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NAAT demands N350,000 minimum wage for workers - NIGERIAN TRIBUNE

APRIL 24, 2024

by Christian Appolos


As economic hardship in Nigeria continues to bite harder, the National Association of Academic Technologists (NAAT) has urged that the much-awaited new minimum wage for workers should not be anything below N350,000. The union also emphasized the need for a living wage.

The Union further stated that its demand for a minimum wage of N350,000 is based on the current economic situation in the country, exacerbated by the removal of fuel subsidies, high inflation rates, and the attendant hardships.

NAAT National President, Comrade Ibeji Nwokoma, made these statements during the opening session of the union’s 5th National Delegates Conference in Abuja. He noted, “Nigeria must transcend the concept of a mere minimum wage to embrace the notion of a living wage, commensurate with the rising cost of living.”

He added, “Comparatively, other African countries have made strides in this regard, recognizing the fundamental right of workers to earn wages that afford them dignity and a standard of living.”

According to the Wisevoter report, Seychelles boasts the highest estimated gross monthly wage in Africa, standing at $465.4, while South Africa’s monthly wage stands at $240. The naira equivalent of the wages of these countries would clearly depict the sorry state of the Nigerian worker.

“On this note, I propose a minimum of Three Hundred and Fifty Thousand Naira (N350,000) for the Nigerian worker as a monthly wage,” stated Comrade Ibeji Nwokoma.

Addressing the issue of the backlog of salaries owed to NAAT members, he said, “The non-payment of backlog salaries remains a pressing concern, impacting the financial stability of our members and causing disaffection and low morale.”

“To address this challenge, the leadership in the next dispensation will pursue proactive measures, including dialogue with relevant authorities, recourse to necessary action within the ambit of the law, and sustained advocacy to ensure the prompt and fair resolution of outstanding salary arrears, prioritizing the welfare of members.”

“The dilapidated state of roads nationwide remains a glaring reflection of our infrastructure deficit. Inadequate road networks not only impede economic activities but also pose significant risks to safety and livelihoods. Urgent interventions are imperative to address this pressing infrastructure challenge.”

“In light of these realities, the National Association of Academic Technologists (NAAT) pledges unwavering commitment to advocacy, dialogue, and appropriate action towards addressing these multifaceted challenges.”

“Together, let us strive for a Nigeria where education in technology thrives, security prevails, the economy flourishes, and infrastructure serves as a catalyst for development and prosperity.”

He emphasized that as the country embarked on the journey towards harnessing technology for national development and socioeconomic growth, citizens should remain steadfast in their commitment to innovation, collaboration, and progress.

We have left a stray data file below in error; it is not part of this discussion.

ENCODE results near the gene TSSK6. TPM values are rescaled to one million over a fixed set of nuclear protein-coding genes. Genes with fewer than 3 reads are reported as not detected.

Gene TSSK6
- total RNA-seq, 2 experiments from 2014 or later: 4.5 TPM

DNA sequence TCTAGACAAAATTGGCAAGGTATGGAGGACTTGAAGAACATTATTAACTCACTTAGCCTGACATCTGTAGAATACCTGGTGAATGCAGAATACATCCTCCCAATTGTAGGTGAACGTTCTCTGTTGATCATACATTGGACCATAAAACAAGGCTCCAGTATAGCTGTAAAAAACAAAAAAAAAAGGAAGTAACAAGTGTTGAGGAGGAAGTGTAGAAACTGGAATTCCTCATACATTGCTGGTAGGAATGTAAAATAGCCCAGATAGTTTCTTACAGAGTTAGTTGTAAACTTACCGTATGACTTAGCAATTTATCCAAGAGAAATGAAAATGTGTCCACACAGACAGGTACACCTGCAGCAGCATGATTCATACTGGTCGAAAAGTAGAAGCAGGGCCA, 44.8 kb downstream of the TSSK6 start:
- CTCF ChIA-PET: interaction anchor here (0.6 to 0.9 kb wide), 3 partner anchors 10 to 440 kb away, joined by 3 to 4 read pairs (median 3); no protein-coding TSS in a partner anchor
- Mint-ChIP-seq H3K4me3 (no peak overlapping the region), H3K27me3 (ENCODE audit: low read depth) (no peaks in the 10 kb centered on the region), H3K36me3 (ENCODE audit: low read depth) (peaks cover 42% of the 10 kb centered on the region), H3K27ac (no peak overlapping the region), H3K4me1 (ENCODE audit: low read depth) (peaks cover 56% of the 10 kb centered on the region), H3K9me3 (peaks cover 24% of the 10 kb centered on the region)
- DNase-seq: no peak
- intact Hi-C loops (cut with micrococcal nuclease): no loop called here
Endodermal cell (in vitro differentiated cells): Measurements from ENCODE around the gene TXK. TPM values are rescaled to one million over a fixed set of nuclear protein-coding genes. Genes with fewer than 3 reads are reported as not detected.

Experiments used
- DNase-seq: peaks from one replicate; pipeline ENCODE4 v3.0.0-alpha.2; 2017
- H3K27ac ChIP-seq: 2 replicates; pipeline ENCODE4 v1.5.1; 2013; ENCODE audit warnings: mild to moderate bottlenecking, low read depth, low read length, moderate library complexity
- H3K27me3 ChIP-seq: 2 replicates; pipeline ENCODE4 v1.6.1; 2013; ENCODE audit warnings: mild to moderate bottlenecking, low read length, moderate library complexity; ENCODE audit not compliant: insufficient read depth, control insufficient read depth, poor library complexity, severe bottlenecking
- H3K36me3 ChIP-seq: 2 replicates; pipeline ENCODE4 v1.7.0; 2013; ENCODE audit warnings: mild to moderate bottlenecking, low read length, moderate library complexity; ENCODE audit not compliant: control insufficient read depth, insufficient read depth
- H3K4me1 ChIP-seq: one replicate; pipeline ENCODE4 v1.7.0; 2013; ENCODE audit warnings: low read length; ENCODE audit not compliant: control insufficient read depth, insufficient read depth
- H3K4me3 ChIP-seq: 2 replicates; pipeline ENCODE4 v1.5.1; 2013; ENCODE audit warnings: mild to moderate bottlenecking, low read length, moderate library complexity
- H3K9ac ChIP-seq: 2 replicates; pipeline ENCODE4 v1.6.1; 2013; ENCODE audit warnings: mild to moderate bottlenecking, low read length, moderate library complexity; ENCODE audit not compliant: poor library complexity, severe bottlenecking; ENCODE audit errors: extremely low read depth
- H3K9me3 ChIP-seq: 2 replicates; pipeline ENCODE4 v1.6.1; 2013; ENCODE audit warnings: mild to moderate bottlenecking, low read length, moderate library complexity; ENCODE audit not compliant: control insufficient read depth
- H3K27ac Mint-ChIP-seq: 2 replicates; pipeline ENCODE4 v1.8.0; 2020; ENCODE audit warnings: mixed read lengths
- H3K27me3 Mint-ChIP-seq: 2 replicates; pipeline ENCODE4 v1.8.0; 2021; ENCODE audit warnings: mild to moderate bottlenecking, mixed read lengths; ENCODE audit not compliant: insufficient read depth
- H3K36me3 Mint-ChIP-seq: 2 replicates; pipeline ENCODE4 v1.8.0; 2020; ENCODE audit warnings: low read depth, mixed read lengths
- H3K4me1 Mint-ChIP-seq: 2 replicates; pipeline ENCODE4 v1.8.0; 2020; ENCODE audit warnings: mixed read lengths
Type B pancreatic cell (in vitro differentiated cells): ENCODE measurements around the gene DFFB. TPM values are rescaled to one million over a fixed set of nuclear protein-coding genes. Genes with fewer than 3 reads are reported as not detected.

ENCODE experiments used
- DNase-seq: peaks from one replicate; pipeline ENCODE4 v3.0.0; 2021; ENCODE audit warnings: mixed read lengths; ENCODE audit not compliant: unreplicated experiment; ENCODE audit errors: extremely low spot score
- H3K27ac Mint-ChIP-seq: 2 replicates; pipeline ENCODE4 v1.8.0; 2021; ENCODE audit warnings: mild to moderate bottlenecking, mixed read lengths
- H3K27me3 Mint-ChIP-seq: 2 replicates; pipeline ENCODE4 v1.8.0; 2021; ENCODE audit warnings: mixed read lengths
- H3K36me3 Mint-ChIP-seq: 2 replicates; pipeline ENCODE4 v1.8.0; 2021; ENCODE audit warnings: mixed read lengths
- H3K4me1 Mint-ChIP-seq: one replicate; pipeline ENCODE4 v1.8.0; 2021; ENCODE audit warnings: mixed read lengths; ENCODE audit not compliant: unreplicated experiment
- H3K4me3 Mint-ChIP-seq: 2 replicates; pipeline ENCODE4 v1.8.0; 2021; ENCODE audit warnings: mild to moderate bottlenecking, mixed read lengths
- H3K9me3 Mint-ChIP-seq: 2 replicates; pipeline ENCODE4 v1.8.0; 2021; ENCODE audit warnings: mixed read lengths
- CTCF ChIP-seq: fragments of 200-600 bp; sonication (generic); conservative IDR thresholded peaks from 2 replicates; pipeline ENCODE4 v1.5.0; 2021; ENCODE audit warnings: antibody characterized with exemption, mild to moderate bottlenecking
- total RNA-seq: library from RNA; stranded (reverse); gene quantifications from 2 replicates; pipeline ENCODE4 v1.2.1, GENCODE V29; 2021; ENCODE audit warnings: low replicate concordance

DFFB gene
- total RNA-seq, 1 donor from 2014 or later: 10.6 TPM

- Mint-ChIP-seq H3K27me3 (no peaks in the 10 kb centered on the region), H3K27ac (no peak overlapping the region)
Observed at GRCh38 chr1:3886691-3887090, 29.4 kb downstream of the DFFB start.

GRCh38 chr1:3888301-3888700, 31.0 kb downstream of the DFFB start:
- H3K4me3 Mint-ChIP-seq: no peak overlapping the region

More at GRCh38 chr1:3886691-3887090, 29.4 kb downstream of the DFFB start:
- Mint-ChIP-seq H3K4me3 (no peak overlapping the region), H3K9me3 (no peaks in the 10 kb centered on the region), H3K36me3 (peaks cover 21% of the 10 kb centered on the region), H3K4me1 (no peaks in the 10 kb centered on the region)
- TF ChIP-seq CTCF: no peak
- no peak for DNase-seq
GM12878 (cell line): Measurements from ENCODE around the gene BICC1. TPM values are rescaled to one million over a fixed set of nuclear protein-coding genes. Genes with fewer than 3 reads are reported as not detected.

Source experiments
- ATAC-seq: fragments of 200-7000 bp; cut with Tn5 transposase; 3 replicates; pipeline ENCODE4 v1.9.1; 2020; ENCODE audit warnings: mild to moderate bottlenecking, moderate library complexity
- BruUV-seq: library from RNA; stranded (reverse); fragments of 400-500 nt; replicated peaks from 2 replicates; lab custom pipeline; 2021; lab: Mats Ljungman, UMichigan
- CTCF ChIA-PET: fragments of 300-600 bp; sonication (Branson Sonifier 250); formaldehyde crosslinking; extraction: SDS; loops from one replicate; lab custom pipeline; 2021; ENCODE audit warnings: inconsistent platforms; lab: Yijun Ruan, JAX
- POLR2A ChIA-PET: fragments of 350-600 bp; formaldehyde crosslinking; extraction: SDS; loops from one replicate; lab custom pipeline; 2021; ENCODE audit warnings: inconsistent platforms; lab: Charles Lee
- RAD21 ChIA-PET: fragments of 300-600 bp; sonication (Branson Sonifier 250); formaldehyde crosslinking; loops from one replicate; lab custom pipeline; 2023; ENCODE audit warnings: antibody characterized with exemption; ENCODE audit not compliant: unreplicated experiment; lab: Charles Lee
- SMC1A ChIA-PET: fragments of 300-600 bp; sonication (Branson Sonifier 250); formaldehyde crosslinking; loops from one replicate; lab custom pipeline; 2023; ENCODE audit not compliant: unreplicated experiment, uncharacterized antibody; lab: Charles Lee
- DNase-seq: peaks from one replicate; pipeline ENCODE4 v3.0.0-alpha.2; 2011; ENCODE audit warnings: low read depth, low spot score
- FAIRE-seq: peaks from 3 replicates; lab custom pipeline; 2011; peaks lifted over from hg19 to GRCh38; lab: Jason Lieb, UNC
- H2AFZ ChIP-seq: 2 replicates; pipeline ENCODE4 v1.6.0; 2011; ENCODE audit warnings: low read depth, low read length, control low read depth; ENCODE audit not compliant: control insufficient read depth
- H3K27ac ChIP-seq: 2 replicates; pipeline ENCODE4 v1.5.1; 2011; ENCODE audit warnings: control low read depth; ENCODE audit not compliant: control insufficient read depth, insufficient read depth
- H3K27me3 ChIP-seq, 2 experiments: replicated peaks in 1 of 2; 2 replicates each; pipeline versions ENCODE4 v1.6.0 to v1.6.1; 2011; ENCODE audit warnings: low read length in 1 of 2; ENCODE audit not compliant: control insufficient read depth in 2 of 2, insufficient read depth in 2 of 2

“Together, we possess the power to shape a brighter future for Nigeria, leveraging technology as a catalyst for transformation. I therefore urge each delegate to actively engage in robust discussions, share insights, and forge pathways towards a better tomorrow as reflected in the theme of the conference.”

Declaring the NAAT NDC open, the Minister of Education, Professor Tahir Mamman, urged NAAT to sustain negotiations and conversations with the government regarding all their demands instead of shutting down institutions. He emphasized that negotiations are more effective and productive than confrontation.

Meanwhile, he hinted that the federal government would soon introduce a policy making skill acquisition compulsory from primary to tertiary education.

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Prof. Mamman described NAAT as pivotal and at the center of the nation’s development, stating, “Skilling and technology are key components of the program the Ministry of Education is working on to be part of the education training in Nigeria from primary to tertiary level. Because to us in the Ministry, this is part of the solution to the problem of unemployment in the country.”

“At the center of this, is the work of technologists in the academic sector. Skilling and digitization are at the center of your work NAAT. Therefore, you better brace up for this very important sector-wide revolutionary change coming into the education sector. We have already established the national framework. You are occupying one of the most important arms of service in tertiary education.”

“On our part (as government) in the area of supporting growth and development and welfare, this government is determined to ensure that you are properly supported in all aspects. And that is why this government took the decision it took on IPPIS, on payment of your enhanced percentage. And we are also working on other things which are outstanding. Everything that is outstanding, we are working on it.”

“We are doing this because we have a President in Nigeria who works his talks. Once he makes a commitment, you can take it to the bank. So, I urge you to continue on the course of negotiations and backdoor conversations. They are very effective. It is much more effective than confrontation. Much more effective than shutting down the institutions.”


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